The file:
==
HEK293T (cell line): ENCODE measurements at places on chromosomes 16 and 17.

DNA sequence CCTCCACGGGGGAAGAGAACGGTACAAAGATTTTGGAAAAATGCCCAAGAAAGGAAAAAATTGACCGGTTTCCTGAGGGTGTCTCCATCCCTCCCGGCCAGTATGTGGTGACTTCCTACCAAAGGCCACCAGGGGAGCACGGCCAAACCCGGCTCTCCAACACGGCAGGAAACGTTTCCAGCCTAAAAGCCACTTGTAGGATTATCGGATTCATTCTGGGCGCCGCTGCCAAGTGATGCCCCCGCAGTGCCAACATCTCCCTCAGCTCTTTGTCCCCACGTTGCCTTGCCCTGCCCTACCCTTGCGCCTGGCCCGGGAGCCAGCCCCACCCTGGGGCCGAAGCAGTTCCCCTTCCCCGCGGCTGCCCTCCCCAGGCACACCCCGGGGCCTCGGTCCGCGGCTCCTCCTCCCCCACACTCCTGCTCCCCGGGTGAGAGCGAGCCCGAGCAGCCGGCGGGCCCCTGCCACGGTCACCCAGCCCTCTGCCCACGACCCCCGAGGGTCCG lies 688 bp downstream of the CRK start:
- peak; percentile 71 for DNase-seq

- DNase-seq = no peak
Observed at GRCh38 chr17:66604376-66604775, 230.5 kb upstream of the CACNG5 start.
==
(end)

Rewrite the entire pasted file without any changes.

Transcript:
HEK293T (cell line): ENCODE measurements at places on chromosomes 16 and 17.

DNA sequence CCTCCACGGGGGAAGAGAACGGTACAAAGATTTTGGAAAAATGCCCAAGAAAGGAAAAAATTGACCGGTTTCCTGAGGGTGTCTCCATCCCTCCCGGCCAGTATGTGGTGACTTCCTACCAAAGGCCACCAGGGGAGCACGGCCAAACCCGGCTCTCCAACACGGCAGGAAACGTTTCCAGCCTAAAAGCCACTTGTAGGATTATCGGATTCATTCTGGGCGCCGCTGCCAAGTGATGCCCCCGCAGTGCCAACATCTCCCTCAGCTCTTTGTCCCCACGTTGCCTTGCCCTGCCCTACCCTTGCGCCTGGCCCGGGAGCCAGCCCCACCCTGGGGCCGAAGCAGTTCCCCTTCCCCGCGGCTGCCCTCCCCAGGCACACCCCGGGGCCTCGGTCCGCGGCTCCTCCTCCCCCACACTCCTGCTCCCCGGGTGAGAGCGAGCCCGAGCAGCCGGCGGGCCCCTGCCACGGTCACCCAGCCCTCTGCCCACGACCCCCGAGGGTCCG lies 688 bp downstream of the CRK start:
- peak; percentile 71 for DNase-seq

- DNase-seq = no peak
Observed at GRCh38 chr17:66604376-66604775, 230.5 kb upstream of the CACNG5 start.